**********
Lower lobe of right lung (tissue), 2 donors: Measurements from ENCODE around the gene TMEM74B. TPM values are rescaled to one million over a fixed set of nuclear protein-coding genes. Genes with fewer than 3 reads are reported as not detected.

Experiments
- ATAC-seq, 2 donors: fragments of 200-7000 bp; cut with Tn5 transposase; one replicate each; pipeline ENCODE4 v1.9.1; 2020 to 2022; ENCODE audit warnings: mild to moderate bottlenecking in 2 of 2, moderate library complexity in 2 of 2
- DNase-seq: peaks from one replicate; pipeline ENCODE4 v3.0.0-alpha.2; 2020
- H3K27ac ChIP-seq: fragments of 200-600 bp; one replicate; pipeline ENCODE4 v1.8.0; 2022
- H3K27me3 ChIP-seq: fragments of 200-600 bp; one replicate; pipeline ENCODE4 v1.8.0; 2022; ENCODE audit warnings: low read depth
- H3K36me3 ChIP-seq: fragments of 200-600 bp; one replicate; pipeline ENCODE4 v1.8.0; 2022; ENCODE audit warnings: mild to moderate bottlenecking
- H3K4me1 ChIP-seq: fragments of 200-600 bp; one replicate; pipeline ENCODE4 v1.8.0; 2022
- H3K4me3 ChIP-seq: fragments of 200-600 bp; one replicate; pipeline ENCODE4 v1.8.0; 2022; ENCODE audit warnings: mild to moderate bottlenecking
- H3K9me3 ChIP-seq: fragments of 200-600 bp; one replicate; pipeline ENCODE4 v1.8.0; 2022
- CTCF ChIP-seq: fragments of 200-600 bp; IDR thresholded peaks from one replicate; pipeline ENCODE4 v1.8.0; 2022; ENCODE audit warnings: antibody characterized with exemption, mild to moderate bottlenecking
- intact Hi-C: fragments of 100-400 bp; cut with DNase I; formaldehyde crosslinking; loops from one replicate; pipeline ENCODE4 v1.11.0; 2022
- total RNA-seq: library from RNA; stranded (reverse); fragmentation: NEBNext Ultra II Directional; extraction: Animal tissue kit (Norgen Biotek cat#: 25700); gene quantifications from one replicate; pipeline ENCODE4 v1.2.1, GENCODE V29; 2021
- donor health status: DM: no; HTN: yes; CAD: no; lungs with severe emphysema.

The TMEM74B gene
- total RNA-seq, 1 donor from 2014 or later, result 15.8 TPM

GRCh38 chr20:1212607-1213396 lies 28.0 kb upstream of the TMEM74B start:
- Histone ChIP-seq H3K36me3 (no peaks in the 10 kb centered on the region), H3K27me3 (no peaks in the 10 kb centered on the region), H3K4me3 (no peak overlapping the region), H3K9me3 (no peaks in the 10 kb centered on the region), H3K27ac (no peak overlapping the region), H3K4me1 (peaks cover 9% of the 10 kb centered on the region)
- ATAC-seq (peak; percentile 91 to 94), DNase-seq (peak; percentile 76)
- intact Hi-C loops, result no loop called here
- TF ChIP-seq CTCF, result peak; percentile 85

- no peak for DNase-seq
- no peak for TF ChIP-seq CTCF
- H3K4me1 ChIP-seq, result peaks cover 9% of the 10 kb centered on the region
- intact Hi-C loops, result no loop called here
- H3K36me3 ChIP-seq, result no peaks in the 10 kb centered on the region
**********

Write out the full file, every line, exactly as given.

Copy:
Lower lobe of right lung (tissue), 2 donors: Measurements from ENCODE around the gene TMEM74B. TPM values are rescaled to one million over a fixed set of nuclear protein-coding genes. Genes with fewer than 3 reads are reported as not detected.

Experiments
- ATAC-seq, 2 donors: fragments of 200-7000 bp; cut with Tn5 transposase; one replicate each; pipeline ENCODE4 v1.9.1; 2020 to 2022; ENCODE audit warnings: mild to moderate bottlenecking in 2 of 2, moderate library complexity in 2 of 2
- DNase-seq: peaks from one replicate; pipeline ENCODE4 v3.0.0-alpha.2; 2020
- H3K27ac ChIP-seq: fragments of 200-600 bp; one replicate; pipeline ENCODE4 v1.8.0; 2022
- H3K27me3 ChIP-seq: fragments of 200-600 bp; one replicate; pipeline ENCODE4 v1.8.0; 2022; ENCODE audit warnings: low read depth
- H3K36me3 ChIP-seq: fragments of 200-600 bp; one replicate; pipeline ENCODE4 v1.8.0; 2022; ENCODE audit warnings: mild to moderate bottlenecking
- H3K4me1 ChIP-seq: fragments of 200-600 bp; one replicate; pipeline ENCODE4 v1.8.0; 2022
- H3K4me3 ChIP-seq: fragments of 200-600 bp; one replicate; pipeline ENCODE4 v1.8.0; 2022; ENCODE audit warnings: mild to moderate bottlenecking
- H3K9me3 ChIP-seq: fragments of 200-600 bp; one replicate; pipeline ENCODE4 v1.8.0; 2022
- CTCF ChIP-seq: fragments of 200-600 bp; IDR thresholded peaks from one replicate; pipeline ENCODE4 v1.8.0; 2022; ENCODE audit warnings: antibody characterized with exemption, mild to moderate bottlenecking
- intact Hi-C: fragments of 100-400 bp; cut with DNase I; formaldehyde crosslinking; loops from one replicate; pipeline ENCODE4 v1.11.0; 2022
- total RNA-seq: library from RNA; stranded (reverse); fragmentation: NEBNext Ultra II Directional; extraction: Animal tissue kit (Norgen Biotek cat#: 25700); gene quantifications from one replicate; pipeline ENCODE4 v1.2.1, GENCODE V29; 2021
- donor health status: DM: no; HTN: yes; CAD: no; lungs with severe emphysema.

The TMEM74B gene
- total RNA-seq, 1 donor from 2014 or later, result 15.8 TPM

GRCh38 chr20:1212607-1213396 lies 28.0 kb upstream of the TMEM74B start:
- Histone ChIP-seq H3K36me3 (no peaks in the 10 kb centered on the region), H3K27me3 (no peaks in the 10 kb centered on the region), H3K4me3 (no peak overlapping the region), H3K9me3 (no peaks in the 10 kb centered on the region), H3K27ac (no peak overlapping the region), H3K4me1 (peaks cover 9% of the 10 kb centered on the region)
- ATAC-seq (peak; percentile 91 to 94), DNase-seq (peak; percentile 76)
- intact Hi-C loops, result no loop called here
- TF ChIP-seq CTCF, result peak; percentile 85

- no peak for DNase-seq
- no peak for TF ChIP-seq CTCF
- H3K4me1 ChIP-seq, result peaks cover 9% of the 10 kb centered on the region
- intact Hi-C loops, result no loop called here
- H3K36me3 ChIP-seq, result no peaks in the 10 kb centered on the region